Posted September. 28, 2009 08:26,
2010 is expected to be a record year for major Korean corporations in performance, as their global market shares have greatly increased this year because of the three lows low interest rates, oil prices, and value of the Korean won.
According to domestic financial data provider FnGuide yesterday, Koreas top 100 companies in stock market capitalization (excluding financial institutions) will post a combined operating profit of 62.95 trillion won (53.1 billion U.S. dollars) next year, up 37.1 percent from this year.
Sales will rise 8.4 percent year-on-year to 68.79 billion won (58.03 billion U.S. dollars) next year. Their average ratio of operating profit will jump from 7.2 percent to 9.2 percent over the same period.
Samsung Electronics is expected to post the largest operating profit of 8.71 trillion won (7.34 billion dollars) next year, followed by steel giant POSCO with 4.75 trillion won (four billion dollars); SK Telecom 2.57 trillion won (2.16 billion dollars); Hyundai Motor 2.18 trillion won (1.83 billion dollars); and LG Electronics 2.15 trillion won (1.81 billion dollars).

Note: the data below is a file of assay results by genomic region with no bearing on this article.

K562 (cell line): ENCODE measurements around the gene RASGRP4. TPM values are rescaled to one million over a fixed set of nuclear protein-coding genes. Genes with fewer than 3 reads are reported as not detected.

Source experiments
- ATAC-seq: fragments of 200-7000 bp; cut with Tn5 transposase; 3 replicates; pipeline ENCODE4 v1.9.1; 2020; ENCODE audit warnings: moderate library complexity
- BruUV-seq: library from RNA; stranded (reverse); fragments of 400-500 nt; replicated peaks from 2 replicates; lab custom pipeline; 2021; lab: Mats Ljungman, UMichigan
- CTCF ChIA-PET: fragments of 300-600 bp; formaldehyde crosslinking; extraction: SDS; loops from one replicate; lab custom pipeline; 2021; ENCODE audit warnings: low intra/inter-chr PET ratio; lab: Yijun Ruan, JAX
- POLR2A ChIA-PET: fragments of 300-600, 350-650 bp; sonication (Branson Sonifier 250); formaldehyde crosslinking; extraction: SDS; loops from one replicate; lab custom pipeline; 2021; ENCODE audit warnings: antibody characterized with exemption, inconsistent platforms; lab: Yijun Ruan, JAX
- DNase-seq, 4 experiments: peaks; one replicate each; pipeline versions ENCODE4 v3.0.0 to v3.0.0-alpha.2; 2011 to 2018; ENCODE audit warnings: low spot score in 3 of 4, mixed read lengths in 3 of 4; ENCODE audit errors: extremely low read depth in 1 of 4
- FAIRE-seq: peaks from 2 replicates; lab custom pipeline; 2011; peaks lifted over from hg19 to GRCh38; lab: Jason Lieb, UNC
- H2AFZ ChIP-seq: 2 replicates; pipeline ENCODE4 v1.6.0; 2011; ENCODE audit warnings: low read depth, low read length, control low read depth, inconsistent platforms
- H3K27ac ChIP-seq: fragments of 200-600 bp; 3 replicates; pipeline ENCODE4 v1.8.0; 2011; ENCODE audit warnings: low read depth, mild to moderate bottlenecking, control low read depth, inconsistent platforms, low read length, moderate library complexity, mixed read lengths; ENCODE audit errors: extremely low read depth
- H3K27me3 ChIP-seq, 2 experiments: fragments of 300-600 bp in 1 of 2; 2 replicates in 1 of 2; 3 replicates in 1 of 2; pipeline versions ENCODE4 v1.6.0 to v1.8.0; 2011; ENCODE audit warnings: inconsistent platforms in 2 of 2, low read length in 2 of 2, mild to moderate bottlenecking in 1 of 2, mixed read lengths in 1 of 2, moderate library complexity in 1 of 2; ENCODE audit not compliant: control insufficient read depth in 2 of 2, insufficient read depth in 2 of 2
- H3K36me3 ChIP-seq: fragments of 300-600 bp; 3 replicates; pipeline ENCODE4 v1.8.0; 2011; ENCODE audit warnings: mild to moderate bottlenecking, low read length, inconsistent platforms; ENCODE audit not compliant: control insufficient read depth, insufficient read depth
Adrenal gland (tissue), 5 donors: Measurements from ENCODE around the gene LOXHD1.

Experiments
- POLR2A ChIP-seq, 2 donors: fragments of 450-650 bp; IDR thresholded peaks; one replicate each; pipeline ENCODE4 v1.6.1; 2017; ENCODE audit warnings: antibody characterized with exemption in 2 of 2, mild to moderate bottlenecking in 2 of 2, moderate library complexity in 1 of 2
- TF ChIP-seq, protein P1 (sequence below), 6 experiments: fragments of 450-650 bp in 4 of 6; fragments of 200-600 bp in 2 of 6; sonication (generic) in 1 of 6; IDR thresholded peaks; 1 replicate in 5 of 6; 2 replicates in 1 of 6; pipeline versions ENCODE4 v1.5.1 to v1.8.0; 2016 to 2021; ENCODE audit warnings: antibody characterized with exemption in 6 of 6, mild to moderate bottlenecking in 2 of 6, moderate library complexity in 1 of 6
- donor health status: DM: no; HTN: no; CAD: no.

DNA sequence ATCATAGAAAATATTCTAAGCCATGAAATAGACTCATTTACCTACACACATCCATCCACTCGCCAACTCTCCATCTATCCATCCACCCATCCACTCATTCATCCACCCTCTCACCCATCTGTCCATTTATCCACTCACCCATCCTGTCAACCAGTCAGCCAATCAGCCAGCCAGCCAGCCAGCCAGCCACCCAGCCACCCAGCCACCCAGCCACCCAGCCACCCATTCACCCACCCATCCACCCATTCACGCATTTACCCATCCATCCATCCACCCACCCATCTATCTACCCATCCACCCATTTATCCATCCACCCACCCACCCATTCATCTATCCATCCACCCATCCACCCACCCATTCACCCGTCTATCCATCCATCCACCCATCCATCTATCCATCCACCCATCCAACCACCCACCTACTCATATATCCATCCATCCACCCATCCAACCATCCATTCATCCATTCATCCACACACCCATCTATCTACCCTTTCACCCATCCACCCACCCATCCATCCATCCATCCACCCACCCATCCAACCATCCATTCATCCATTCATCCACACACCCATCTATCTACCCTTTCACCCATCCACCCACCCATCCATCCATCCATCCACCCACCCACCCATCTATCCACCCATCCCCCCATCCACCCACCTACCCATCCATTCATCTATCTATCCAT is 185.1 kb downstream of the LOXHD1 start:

Samsung Electronics, POSCO, Hyundai Motor, LG Electronics and Hyundai Heavy Industries are predicted to earn more than two trillion won (1.68 billion dollars) in net profit next year. The Korea Electric Power Corp., Hyundai Mobis, LG Chem, SK and others are each expected to earn more than one trillion (843 million dollars) in net profit.
FnGuide said it based its forecast on the assumption that the Korean economy has entered the recovery phase. Skeptics warn, however, that it is premature to say how much consumer spending will recover next year and that rises in raw material prices could offset much of the expected operating profit.
The Korean won could gradually strengthen but is still weak in its absolute value, said Seo Myeong-seok, head of research at Tong Yang Securities. If the wons weakness and economic recovery continue, corporate profits will likely increase significantly.
Kim Hak-joo, head of research at Samsung Securities, said, If the economy recovers, raw material prices could surge because of the abundant liquidity injected into the market.